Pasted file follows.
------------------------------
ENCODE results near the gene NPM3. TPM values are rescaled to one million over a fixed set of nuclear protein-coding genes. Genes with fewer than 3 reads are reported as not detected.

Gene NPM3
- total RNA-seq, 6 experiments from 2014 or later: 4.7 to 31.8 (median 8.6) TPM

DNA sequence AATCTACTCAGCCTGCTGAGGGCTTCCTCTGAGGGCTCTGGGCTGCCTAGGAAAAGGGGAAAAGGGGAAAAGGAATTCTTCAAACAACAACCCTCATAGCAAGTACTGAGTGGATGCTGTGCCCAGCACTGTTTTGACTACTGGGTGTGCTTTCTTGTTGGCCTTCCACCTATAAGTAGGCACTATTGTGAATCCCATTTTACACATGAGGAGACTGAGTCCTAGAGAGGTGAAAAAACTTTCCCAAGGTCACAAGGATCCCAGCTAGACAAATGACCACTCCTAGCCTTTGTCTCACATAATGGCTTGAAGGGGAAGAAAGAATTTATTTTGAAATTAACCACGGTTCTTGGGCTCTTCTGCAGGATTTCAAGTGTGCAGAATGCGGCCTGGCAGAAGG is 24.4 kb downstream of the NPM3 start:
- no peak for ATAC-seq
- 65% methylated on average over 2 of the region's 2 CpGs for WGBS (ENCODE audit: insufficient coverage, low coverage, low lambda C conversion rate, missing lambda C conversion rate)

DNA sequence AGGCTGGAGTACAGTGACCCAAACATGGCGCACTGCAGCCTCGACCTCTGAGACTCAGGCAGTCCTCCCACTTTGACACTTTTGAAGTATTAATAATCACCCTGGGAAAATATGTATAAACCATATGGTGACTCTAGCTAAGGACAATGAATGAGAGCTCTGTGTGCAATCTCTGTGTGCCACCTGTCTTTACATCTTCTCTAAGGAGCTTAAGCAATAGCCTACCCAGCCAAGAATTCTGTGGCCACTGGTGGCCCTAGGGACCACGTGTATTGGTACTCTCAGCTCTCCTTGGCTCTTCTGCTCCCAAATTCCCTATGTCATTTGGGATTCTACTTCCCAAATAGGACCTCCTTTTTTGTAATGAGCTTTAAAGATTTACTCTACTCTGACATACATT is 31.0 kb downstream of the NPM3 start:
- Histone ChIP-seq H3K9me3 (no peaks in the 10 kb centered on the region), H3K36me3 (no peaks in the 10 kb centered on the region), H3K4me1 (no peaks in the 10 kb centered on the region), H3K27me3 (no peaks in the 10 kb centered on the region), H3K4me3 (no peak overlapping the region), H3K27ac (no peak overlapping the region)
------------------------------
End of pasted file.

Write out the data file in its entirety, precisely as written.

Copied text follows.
ENCODE results near the gene NPM3. TPM values are rescaled to one million over a fixed set of nuclear protein-coding genes. Genes with fewer than 3 reads are reported as not detected.

Gene NPM3
- total RNA-seq, 6 experiments from 2014 or later: 4.7 to 31.8 (median 8.6) TPM

DNA sequence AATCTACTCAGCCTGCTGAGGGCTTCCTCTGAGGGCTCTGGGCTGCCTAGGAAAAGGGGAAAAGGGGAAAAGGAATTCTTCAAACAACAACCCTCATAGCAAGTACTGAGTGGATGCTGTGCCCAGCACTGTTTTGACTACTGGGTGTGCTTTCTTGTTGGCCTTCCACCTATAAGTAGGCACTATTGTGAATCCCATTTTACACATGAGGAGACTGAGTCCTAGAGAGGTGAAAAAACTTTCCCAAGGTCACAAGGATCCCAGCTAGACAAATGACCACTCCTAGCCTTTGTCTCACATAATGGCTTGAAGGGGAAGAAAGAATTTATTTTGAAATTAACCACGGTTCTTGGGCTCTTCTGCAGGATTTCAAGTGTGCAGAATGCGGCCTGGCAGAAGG is 24.4 kb downstream of the NPM3 start:
- no peak for ATAC-seq
- 65% methylated on average over 2 of the region's 2 CpGs for WGBS (ENCODE audit: insufficient coverage, low coverage, low lambda C conversion rate, missing lambda C conversion rate)

DNA sequence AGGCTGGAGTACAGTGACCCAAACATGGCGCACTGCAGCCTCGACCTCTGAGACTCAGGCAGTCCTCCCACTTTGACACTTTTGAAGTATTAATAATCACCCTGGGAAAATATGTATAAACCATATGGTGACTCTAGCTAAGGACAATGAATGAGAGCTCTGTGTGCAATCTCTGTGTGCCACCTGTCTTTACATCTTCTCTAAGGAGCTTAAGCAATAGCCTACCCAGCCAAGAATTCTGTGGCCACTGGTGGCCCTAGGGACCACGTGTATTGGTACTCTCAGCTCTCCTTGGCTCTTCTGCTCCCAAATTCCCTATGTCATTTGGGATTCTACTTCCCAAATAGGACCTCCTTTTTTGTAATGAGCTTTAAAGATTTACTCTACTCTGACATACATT is 31.0 kb downstream of the NPM3 start:
- Histone ChIP-seq H3K9me3 (no peaks in the 10 kb centered on the region), H3K36me3 (no peaks in the 10 kb centered on the region), H3K4me1 (no peaks in the 10 kb centered on the region), H3K27me3 (no peaks in the 10 kb centered on the region), H3K4me3 (no peak overlapping the region), H3K27ac (no peak overlapping the region)